I’m thinking more and more about teaching regularly, since I’m working on this yoga book and need my vocabulary back. I should probably try to pick up a class at my local studio, but I haven’t gotten around to calling them. My boyfriend is a member at Equinox, and he’s been working on me to teach there — the Soho branch has no classes on Thursday nights. I could teach the Atmananda sequence, and its stretching/strengthening series would be a good complement for their Tuesday night Ashtanga junkies.
So, I went to take a class there, the BF got me a guest pass. He likes the Wednesday night class with Derek, who happened to be in my teacher training. I’m always curious what Atmananda graduates are teaching, if any of them are still teaching the sequence. Derek studied Budokon for a while, and now calls his yoga “EarthRise,” so I was excited to see it. He’s always been a clear, solid teacher, and he teaches 10 or 15 classes a week at Equinox so I know he’s popular there. I’ve done one group fitness audition, for NYSC, but I didn’t know if Equinox classes tended toward spirituality or aerobics. I mean, obviously the latter, but my question was, to what extent do the popular teachers focus on meditation, philosophy, etc.
Class was a physical challenge. The focus was strengthening, and of course it was the day I’d moved a vanload of furniture in and out of my fourth-floor apartment. We did some crazy Down Dog and Chaturanga variations that left my arms wobbly. (They could probably use the work — inversions are my most unsteady poses.) The climactic sequence was something like:
- Down Dog Split
- Plank with one knee outside the shoulder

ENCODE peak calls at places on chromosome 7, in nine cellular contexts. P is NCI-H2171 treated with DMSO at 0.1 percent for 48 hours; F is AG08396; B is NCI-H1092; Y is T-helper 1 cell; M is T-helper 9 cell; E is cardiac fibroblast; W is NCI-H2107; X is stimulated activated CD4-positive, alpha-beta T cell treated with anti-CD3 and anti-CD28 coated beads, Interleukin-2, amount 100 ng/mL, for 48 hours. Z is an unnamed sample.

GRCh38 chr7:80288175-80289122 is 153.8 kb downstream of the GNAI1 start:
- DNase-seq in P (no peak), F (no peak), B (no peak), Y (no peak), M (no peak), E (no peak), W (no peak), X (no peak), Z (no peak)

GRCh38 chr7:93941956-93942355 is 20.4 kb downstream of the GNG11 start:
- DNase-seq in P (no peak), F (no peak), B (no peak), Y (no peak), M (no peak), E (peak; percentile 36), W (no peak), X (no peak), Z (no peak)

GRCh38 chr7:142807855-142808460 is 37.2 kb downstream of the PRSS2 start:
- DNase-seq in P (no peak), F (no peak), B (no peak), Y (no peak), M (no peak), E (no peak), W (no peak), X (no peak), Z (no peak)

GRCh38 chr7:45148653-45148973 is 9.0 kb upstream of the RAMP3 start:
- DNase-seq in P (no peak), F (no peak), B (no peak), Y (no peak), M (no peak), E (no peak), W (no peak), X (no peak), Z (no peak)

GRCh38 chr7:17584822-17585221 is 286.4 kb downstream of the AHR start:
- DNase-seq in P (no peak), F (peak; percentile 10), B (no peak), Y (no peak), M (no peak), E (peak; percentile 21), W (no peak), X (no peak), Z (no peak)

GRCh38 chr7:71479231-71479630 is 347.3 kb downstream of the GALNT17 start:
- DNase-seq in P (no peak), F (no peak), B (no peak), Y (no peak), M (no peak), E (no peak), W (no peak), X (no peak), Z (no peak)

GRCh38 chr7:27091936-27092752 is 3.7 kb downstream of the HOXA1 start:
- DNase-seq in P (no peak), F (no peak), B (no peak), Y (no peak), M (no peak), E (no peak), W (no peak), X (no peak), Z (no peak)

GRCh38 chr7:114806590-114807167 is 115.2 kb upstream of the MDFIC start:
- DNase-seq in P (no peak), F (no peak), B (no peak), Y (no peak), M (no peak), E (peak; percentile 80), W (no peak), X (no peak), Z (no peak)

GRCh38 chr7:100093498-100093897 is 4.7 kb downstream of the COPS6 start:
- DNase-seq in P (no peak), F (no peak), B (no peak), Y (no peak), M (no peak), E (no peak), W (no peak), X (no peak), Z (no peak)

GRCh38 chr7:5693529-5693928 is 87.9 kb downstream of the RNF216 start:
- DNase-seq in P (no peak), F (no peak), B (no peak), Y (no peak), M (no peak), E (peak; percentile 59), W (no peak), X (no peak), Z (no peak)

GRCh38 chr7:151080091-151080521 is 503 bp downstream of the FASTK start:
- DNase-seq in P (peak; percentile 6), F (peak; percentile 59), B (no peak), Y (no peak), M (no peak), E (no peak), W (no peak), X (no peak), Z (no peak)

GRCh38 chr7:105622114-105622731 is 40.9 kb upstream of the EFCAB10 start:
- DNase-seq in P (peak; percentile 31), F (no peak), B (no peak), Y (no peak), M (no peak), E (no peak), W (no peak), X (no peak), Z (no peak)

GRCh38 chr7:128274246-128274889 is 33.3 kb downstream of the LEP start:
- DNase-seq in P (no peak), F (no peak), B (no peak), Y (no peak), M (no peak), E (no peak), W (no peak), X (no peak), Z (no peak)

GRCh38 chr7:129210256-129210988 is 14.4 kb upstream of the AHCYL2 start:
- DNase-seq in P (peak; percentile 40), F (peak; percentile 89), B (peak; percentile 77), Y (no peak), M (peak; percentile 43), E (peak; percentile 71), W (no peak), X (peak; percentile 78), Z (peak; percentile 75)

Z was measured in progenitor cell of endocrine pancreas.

- Push-ups with knee outside the shoulder
- Flying Crow with knee outside the shoulder
- Down Dog Split with knee bent
- Dancing Dog (touching bent leg down towards Full Wheel)
- Side Plank on the other side
- Dancing Dog Split (top leg slides under the body at 90º)
- Side Crow
- Low Lunge
The sequencing was really creative, BF says the class is different every time. It’s been a while since I’ve experienced so many new poses and transitions in one class, and it was nice to return to the novelty and exploration of beginner’s mind. The first half of class was a strong workout, with plenty of variations offered, and good reminders to have fun. He had the class laughing a couple times, which cut through any competitive kill-face. We spent about 40 minutes in standing / challenging poses, 20 minutes in fixed / meditative poses, and 15 minutes in pranayama and cool-down poses. I was surprised to have so much cool-down, but it was much appreciated. About 40 minutes in, my sore muscles were like, “we have another 50 minutes of this???” but the class eased up shortly after and closed closer to 75 minutes than 90. The steam room after class was heaven, almost reason enough to become a member.
The students were mostly mid-level, and not very flexible, so that is good to know if I ever try to teach there. The more muscular we are, the tighter we are, so of course a gym population is probably stronger and tighter than a yoga studio’s students. I’m not sure what I would teach at an audition; the last one was 40 teachers taking turns teaching 5-minute segments. I could do a key pose like Wide-Legged Seated Forward Bend, where there are a lot of alignment details or variations to share, or a quicker sequence of a few poses that is more creative and feels better, or even a meditative pose with more of an inward focus. I guess this reflects my wandering spirit right now; on one hand, I feel kind of weak and scatterbrained, so strong vinyasa classes would seem to do me good, but on the other hand I’m wanting peace and quiet, so I resist them.